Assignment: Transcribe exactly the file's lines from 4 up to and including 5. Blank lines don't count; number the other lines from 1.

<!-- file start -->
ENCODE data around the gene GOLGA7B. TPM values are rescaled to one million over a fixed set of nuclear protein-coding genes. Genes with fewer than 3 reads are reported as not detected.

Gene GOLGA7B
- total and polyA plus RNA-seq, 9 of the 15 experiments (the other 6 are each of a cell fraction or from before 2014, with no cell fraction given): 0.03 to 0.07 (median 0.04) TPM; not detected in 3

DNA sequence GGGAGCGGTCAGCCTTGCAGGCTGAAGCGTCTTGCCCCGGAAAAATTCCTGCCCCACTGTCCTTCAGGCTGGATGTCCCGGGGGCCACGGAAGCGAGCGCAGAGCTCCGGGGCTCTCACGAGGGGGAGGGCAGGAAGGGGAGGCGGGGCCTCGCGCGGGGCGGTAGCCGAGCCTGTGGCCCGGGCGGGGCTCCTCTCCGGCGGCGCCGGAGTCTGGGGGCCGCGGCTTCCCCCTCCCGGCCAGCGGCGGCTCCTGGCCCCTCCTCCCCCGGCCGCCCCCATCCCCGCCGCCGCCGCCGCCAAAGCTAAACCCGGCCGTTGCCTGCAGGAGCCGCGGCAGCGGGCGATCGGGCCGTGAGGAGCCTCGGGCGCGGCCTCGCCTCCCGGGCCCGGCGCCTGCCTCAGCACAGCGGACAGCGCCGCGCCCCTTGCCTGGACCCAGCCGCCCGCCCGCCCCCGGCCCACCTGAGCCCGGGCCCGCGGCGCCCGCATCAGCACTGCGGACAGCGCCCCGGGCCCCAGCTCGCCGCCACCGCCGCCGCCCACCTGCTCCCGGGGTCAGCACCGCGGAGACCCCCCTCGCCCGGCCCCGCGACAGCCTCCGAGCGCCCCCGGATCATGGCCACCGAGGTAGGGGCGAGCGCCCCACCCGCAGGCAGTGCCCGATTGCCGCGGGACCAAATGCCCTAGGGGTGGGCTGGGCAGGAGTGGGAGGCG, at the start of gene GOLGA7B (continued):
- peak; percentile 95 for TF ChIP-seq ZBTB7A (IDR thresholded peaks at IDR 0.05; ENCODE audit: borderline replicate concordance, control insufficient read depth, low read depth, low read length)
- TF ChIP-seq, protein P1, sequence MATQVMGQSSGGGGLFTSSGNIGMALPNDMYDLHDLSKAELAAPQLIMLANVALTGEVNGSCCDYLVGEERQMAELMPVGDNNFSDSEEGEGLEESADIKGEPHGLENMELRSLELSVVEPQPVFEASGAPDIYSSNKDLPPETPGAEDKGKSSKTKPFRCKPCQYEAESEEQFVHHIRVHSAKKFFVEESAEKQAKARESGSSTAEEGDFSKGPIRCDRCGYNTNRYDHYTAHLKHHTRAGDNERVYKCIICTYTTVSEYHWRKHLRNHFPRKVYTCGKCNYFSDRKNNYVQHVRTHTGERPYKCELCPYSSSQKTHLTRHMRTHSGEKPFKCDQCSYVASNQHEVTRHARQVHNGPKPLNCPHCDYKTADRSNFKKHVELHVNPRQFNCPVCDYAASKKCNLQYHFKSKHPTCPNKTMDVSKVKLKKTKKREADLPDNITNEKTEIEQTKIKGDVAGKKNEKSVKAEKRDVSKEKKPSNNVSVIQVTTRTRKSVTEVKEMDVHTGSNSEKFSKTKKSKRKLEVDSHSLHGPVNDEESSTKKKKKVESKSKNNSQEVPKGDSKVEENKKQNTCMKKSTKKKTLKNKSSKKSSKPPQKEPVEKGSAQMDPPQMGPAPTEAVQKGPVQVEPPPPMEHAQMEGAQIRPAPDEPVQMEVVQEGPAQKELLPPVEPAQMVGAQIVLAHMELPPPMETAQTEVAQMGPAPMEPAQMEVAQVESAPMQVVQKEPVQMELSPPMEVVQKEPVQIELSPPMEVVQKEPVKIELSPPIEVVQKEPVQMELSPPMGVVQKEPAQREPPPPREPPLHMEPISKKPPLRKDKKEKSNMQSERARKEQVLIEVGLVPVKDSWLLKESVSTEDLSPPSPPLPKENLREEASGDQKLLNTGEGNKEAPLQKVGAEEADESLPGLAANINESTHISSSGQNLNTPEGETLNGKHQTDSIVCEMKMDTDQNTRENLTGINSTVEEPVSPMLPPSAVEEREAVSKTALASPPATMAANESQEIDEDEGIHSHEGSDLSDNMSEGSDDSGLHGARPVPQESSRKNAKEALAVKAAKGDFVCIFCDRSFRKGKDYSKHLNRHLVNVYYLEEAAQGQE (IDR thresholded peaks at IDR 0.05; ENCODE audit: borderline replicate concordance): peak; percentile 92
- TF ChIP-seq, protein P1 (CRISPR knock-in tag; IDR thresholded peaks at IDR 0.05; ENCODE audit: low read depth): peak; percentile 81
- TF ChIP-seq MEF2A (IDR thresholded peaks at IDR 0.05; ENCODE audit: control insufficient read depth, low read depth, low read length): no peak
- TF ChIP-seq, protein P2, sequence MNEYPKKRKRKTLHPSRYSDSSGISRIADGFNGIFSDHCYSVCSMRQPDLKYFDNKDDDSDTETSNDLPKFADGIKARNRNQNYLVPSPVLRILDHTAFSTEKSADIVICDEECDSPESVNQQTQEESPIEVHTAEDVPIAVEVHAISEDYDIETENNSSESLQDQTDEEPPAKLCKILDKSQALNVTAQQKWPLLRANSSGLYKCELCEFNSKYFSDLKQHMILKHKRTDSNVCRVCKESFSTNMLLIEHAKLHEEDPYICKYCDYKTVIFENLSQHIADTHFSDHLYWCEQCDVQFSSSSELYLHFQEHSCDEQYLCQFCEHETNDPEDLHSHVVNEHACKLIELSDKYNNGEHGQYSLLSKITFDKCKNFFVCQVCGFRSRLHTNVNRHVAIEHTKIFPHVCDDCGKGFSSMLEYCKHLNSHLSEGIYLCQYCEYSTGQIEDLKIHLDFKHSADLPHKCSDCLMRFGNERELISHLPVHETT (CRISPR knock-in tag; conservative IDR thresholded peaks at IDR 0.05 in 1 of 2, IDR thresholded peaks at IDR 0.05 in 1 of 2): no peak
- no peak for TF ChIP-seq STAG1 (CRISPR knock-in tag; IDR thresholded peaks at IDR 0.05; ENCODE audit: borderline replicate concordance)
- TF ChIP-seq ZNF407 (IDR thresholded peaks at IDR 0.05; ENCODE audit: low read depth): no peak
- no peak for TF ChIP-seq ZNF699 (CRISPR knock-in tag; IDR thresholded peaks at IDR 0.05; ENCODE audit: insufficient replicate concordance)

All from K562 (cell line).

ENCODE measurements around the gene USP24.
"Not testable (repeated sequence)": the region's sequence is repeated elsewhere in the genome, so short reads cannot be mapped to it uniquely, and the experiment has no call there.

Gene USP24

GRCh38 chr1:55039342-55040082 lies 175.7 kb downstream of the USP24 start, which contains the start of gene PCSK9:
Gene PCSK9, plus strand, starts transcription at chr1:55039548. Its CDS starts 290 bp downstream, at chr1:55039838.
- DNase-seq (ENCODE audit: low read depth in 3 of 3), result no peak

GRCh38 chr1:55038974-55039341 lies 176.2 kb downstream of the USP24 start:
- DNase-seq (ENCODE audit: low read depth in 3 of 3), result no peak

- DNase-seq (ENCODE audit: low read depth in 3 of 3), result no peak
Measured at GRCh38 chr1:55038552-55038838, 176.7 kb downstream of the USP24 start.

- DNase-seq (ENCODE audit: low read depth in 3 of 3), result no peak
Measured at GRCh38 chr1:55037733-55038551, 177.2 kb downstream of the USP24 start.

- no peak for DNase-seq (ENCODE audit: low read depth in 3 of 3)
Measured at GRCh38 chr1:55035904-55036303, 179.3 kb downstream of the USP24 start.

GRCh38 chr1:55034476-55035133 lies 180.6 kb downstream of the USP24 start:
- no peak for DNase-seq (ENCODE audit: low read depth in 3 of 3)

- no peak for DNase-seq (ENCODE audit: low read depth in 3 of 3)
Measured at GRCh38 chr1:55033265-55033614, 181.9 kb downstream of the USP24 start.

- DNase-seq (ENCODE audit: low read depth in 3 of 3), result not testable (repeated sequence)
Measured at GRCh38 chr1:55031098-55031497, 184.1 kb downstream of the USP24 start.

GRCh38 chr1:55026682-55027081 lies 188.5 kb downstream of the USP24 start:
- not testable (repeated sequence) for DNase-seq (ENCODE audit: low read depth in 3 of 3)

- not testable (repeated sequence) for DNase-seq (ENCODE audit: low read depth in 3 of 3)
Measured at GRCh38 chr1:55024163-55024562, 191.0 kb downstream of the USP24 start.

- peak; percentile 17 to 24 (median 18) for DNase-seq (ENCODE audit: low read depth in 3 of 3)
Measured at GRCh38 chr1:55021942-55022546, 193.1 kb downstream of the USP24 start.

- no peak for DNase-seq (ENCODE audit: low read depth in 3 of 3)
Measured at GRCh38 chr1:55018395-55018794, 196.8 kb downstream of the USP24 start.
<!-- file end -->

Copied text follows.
DNA sequence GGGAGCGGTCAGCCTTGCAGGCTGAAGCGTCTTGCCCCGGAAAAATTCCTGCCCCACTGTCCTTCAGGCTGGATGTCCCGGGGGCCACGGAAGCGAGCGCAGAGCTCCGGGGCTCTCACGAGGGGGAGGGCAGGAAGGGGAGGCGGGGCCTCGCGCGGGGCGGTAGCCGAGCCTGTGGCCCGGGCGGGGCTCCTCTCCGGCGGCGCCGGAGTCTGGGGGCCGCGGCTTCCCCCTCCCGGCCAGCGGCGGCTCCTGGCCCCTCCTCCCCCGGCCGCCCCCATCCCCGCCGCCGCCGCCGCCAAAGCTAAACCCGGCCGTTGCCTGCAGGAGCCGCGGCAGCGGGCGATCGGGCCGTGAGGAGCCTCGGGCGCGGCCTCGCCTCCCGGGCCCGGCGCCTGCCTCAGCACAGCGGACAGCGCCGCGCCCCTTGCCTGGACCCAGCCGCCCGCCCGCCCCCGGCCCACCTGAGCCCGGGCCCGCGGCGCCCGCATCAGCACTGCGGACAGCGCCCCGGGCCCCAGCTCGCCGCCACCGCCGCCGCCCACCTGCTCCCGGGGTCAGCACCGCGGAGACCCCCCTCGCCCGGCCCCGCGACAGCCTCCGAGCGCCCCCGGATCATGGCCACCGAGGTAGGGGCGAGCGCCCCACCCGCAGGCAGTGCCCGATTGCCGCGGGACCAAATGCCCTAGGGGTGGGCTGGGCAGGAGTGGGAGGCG, at the start of gene GOLGA7B (continued):
- peak; percentile 95 for TF ChIP-seq ZBTB7A (IDR thresholded peaks at IDR 0.05; ENCODE audit: borderline replicate concordance, control insufficient read depth, low read depth, low read length)